Here’s Why Queen Elizabeth Celebrates Two Birthdays Every Year
Two birthdays—just another perk of being Queen.
Although Queen Elizabeth II turns 95 on April 21 of this year, the official birthday of the monarch is celebrated on a different date altogether.
Like many British monarchs before her, the Queen likes to commemorate the occasion on two separate days—once on the actual anniversary of the day she was born (April 21) and again on a Saturday in June (dubbed as the “official celebration”). The reason is rather simple and owes its origins to the timeless dilemma of fickle British weather.
The established tradition dates back to 1748 with King George II, who was born in November. The royals (as expected) like to dabble in opulent outdoor festivities for hordes of people, so the frosty chill was rather inconvenient. Because he didn’t want to put his subjects at risk of catching colds, his birthday celebration was merged with the annual Trooping the Colour parade. Prior to that, it was strictly a military event in which regiments would display their flags or “colours” so that soldiers could familiarize themselves.
But because George was renowned for being a fierce general (in addition to being a royal) for his leadership involvement at the Battle of Dettingen in 1743, the celebration seemed appropriate for his stature. Edward VII, who followed George and also had a November birthday, officially standardized the practice, launching a plethora of onlookers that was able to connect the royal’s birth celebration with the equally respectable British troops.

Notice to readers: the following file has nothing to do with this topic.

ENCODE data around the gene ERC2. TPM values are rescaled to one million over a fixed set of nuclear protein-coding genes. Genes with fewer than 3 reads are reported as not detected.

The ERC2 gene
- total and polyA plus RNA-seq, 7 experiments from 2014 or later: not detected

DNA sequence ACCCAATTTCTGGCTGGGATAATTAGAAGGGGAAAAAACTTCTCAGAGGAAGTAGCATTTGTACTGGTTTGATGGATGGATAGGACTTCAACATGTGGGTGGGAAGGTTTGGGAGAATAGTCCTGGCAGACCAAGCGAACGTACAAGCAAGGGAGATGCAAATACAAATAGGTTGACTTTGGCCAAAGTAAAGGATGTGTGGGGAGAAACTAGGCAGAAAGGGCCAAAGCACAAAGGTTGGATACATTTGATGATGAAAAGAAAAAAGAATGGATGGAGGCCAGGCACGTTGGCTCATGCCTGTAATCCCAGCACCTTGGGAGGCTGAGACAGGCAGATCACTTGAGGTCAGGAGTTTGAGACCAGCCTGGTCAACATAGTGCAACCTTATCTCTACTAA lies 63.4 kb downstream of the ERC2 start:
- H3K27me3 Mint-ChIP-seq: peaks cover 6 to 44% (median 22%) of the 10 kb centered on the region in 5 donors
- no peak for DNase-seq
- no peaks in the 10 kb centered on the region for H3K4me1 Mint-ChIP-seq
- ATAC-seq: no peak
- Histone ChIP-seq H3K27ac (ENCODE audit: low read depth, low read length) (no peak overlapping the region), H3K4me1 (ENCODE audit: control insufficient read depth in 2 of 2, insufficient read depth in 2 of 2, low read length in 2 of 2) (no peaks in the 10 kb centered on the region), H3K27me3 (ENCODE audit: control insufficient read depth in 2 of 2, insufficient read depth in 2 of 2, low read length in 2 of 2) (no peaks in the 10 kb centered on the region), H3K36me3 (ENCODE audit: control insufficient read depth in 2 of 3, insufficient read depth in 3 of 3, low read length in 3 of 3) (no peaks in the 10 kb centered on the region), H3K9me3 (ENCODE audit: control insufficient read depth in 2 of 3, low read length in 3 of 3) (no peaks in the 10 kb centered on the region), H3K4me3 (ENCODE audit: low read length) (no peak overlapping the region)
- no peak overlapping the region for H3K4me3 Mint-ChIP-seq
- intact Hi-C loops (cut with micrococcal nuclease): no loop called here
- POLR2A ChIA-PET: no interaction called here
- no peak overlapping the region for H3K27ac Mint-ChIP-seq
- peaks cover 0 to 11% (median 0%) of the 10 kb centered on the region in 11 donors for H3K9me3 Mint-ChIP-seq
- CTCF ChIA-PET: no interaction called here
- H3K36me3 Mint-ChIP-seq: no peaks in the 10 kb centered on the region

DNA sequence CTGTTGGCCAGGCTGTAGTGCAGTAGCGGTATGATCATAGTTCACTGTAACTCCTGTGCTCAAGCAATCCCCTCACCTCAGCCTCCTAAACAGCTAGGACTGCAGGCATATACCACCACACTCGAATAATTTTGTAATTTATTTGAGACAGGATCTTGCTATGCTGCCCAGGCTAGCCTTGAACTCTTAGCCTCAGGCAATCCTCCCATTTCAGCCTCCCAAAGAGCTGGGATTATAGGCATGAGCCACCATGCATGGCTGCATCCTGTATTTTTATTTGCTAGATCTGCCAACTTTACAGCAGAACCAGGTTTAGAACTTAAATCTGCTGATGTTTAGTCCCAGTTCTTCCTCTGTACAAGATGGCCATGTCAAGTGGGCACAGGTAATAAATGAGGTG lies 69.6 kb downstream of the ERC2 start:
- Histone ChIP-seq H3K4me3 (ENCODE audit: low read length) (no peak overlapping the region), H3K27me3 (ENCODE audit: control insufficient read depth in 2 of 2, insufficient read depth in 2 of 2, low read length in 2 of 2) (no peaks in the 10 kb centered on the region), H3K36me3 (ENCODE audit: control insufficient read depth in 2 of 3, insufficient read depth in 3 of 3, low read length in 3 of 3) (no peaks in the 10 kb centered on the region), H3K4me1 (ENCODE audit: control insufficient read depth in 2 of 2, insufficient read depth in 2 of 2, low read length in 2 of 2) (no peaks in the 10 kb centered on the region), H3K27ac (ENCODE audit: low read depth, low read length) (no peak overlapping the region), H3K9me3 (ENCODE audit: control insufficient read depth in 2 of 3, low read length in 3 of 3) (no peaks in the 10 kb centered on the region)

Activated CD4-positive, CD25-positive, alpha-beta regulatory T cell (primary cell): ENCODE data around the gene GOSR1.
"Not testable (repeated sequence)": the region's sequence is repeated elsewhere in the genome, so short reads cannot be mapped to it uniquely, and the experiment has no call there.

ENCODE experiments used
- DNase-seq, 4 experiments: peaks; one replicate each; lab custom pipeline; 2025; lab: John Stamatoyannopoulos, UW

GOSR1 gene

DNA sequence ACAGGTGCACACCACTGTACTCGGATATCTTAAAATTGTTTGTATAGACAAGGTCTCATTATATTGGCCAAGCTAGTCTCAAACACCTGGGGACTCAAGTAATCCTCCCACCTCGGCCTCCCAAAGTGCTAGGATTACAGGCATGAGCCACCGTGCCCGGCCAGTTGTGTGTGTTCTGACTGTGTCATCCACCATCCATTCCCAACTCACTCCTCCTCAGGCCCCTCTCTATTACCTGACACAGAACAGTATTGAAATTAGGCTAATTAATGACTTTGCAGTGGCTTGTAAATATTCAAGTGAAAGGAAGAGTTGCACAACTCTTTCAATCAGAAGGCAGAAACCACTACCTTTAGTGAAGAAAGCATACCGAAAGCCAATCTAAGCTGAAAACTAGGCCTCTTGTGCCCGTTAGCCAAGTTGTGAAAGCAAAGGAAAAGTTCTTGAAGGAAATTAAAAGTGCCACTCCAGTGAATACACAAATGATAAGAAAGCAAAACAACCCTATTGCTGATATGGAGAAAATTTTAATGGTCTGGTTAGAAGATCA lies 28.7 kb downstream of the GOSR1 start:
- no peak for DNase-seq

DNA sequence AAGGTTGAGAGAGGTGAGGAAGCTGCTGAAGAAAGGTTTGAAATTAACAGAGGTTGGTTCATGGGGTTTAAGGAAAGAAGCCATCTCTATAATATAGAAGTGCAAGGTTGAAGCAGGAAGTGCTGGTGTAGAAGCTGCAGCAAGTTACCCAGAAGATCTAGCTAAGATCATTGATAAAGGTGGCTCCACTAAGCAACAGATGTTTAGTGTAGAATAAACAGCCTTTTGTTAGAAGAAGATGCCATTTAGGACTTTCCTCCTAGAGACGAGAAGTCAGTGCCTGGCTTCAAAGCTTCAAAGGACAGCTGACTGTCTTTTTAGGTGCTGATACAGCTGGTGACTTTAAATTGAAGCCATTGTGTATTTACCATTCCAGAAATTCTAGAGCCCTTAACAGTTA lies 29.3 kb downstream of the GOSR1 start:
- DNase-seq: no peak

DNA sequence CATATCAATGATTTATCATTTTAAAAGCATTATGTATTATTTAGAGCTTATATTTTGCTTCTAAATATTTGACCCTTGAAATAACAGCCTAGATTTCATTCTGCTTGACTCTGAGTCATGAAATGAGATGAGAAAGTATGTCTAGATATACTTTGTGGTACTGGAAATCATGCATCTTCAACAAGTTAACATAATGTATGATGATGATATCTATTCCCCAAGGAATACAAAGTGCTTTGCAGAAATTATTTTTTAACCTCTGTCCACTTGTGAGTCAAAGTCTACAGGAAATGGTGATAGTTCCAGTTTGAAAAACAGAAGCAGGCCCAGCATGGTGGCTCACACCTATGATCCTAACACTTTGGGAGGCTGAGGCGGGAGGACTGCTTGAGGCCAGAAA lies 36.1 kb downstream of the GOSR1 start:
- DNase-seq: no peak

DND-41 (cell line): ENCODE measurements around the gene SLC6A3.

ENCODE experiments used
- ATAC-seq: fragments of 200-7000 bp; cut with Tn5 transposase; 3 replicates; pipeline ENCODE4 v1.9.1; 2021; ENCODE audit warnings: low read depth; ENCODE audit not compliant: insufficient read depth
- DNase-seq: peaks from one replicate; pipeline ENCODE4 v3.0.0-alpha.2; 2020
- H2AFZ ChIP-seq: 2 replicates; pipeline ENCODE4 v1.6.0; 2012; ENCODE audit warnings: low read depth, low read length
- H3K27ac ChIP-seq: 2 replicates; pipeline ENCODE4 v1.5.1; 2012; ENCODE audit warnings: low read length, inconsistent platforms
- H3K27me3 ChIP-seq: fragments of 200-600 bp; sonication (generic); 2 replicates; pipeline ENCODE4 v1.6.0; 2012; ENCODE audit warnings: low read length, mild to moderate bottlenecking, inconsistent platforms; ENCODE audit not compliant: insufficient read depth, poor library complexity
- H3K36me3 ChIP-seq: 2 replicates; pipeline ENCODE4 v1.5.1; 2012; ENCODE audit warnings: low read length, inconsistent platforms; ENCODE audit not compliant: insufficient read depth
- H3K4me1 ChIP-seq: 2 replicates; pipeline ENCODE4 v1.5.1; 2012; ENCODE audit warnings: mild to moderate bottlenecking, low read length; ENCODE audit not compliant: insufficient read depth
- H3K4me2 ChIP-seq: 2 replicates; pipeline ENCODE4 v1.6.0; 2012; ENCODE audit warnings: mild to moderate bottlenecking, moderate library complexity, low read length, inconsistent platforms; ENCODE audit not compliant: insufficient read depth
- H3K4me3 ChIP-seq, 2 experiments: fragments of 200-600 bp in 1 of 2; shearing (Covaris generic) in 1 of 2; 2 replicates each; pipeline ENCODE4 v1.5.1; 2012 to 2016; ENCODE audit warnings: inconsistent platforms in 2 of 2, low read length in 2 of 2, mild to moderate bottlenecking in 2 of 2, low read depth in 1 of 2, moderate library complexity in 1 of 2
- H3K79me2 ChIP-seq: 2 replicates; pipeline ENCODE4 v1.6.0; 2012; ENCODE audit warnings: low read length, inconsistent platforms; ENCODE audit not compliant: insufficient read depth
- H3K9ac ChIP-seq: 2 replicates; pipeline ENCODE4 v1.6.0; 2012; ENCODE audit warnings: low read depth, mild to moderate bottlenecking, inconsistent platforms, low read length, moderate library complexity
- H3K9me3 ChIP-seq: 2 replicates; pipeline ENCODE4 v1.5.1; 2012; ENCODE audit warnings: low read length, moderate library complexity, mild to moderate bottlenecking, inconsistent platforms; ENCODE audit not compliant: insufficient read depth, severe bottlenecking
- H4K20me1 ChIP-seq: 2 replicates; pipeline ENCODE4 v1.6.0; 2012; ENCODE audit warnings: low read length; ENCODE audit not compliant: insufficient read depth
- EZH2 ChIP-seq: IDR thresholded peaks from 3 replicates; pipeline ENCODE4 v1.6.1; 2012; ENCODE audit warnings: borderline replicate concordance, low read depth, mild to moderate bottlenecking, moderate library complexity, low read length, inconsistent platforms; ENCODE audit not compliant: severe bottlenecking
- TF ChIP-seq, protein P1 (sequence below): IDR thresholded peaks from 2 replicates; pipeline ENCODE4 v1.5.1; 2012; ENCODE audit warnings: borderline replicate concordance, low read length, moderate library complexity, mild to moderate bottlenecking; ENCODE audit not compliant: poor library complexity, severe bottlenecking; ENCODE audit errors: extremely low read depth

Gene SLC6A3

This concept became a habit that still prospers to this day; British sovereigns are all granted the option of inheriting an “official” birthday. The spring day of April 21 was deemed too chilly for Queen Elizabeth’s sumptuous bash, so they decided to adhere to a safer (and warmer) June alternative. Although the date is technically associated with the Trooping the Colour in the U.K., several commonwealth nations around the world continue to recognize it as a public holiday.
As for the Saturday element, the royals decided to set the date so that more members of the public could enjoy the jubilee without having to worry about their conflicting work schedules. This was a change from the Thursdays that were previously established during the earlier part of her reign.
The Queen usually spends her actual birthday privately, but the day is certainly not what we would call a clandestine occasion. The anniversary is still commemorated with a round of gun salutes at noon: a 41-gun salute in Hyde Park, a 21-gun salute in Windsor Great Park, and a 62-gun salute at the Tower of London.
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